We don’t want to make too much of one win. What Tennessee did at Vanderbilt Saturday night was wildly entertaining and enormously satisfying, but the Vols aren’t likely to shoot 20 points above their average percentage from three every time.
But as a good reason to take another look at this season’s body of work as a whole, Saturday night works just fine.
Are the Vols really better than the last two years?
Seventeen games into the season Tennessee is 9-8 (2-3). That’s exactly where they were at this point last year. In Donnie Tyndall’s season the Vols won at South Carolina in Game #17 to go to 12-5 (4-1).
The 2015 Vols finished the regular season 3-10. Rick Barnes’ first team hovered around .500 until Kevin Punter got hurt, then lost their final four regular season games to finish 6-12 in the SEC. Already down John Fulkerson and Detrick Mostella, can the 2017 Vols avoid a similar slide in the backstretch?
The record may be the same as last year and worse than 2015 so far, but I think this year’s Tennessee team is significantly better.
Consider who they’ve lost to. In their first 17 games Donnie Tyndall’s team lost to Marquette (finished 13-19) and by 18 at home to Alabama (8-10 SEC, fired Anthony Grant). Last year Tennessee’s 9-8 start included losses to Georgia Tech (12-19) and Nebraska (13-18).
This year the eight teams to beat Tennessee are currently a combined 118-22:
Teams to Beat Tennessee
That’s how you end up with the third-best strength of schedule in the nation according to KenPom, with the usual pair of games against KenPom #1 Kentucky still to come.
Every one of those eight losses could be labeled competitive. But thanks to three important road wins, you don’t have to judge these Vols purely on their ability to come close. After finishing 90th and 103rd in KenPom the last two years, right now the Vols are 55th.
They’re doing it with much more of a team effort. A stat we used earlier this season: how much is Tennessee’s best player responsible for? In 2015 Josh Richardson scored 16.0 points per game, which was 25.3% of Tennessee’s total production. Last year Kevin Punter had 22.2 per game, 29.6% of the points.
Those back-to-back years made it easy to expect Robert Hubbs to be that guy among this merry band of freshmen. He still leads the Vols comfortably with 14.4 points per game. But those points continue to make up only around 18.5% of the total. And in the immediate absence of Detrick Mostella it’s been the rest of the team and not its best player carrying more weight.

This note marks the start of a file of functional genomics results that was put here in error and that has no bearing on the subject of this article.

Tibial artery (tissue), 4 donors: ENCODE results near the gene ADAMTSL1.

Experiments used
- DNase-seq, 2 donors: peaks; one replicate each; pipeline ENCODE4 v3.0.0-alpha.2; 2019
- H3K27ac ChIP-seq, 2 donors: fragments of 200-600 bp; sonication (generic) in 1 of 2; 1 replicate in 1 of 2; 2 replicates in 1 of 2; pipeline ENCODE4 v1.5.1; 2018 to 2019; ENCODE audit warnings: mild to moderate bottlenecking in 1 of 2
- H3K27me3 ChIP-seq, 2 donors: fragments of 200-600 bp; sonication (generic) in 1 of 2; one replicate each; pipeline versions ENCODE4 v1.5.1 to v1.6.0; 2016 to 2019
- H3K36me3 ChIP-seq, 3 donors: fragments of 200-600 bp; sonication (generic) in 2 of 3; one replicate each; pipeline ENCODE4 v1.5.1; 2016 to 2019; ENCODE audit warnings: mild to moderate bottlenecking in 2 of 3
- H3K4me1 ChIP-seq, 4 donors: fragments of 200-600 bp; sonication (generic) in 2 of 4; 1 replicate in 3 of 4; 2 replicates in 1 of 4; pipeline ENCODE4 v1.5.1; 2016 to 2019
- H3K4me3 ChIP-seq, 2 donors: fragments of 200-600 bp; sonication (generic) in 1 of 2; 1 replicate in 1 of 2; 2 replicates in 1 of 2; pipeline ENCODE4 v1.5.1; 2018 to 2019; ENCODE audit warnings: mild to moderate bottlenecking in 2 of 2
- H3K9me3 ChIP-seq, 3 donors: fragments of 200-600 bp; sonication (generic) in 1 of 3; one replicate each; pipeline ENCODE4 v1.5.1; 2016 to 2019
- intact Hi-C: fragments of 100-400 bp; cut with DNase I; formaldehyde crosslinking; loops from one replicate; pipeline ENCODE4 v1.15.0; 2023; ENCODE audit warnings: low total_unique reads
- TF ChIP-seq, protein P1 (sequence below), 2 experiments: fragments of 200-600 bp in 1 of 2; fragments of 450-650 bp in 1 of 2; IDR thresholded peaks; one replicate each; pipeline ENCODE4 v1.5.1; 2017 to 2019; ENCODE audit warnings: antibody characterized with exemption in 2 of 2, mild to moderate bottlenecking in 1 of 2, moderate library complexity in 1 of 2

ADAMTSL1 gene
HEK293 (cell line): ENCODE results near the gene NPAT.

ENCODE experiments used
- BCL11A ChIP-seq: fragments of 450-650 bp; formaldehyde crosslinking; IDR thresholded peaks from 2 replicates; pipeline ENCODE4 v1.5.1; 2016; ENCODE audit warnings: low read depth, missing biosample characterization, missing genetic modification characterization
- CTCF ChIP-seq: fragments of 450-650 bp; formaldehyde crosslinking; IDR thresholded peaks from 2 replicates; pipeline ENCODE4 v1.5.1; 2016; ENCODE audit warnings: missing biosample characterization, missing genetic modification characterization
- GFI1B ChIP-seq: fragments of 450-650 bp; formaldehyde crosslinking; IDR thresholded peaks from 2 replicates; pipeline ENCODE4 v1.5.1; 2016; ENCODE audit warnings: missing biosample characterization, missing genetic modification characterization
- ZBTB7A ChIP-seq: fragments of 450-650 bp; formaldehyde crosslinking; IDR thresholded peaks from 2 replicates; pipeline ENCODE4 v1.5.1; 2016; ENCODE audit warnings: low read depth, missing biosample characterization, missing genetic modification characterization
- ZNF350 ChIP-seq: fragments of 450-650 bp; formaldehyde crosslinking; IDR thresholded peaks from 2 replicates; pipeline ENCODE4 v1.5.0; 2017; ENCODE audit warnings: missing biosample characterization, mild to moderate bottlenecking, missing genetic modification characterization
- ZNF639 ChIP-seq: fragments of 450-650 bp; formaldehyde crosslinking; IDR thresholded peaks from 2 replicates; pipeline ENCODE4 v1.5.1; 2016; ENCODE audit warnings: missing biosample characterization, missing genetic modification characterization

You can bank on Jordan Bone getting more than 19.1 minutes per game going forward, looking quite healthy in dropping 23 on Vanderbilt Saturday night. The beginnings of a rotation are taking shape with Bone and Lamonte Turner sharing the point guard duties, Jordan Bowden and Shembari Phillips getting time off the ball, Hubbs playing 30+ minutes and Grant Williams averaging close to that in the last six games, and a combination of Admiral Schofield, Lew Evans, and Kyle Alexander with him in the post. That group of nine gives Rick Barnes plenty of options based on the match-up, and is far less reliant on one star going off to produce victory.
And not only might these Vols prevent a late slide, they could surge.
Jeff Sagarin’s ratings give the Vols 50%-or-better odds to win 11 of their last 14 regular season games. Tennessee will be a clear underdog in both its match-ups with Kentucky and the return bout at South Carolina. After that? Having already played Florida, Arkansas, Texas A&M, and at Vanderbilt, the non-UK portion of league play will get a lot easier on paper. Right now RPI Forecast (using Sagarin) gives Tennessee a 67.7% chance to finish the regular season above .500, which would be clear progress. And more than that is still very much on the table.
We can’t assume anything with such a young team, but if the Vols are able to handle their business against the Missouri’s of the world, the state of the season could come down to what Tennessee can do in a bunch of toss-up games: road trips to Oxford, Starkville, and Auburn plus home dates with Georgia and Kansas State all currently fall between 50-55% in Tennessee’s favor in Sagarin. If form holds - and so far these young Vols are yet to lose to a team worse than them - games like Tuesday at Ole Miss could be the difference between the warm fuzzies of a barely-above-.500 finish and making the NIT.
There’s a long way to go. But there’s also tangible success on the table for a team that’s showing just how much it’s improved from the last two years.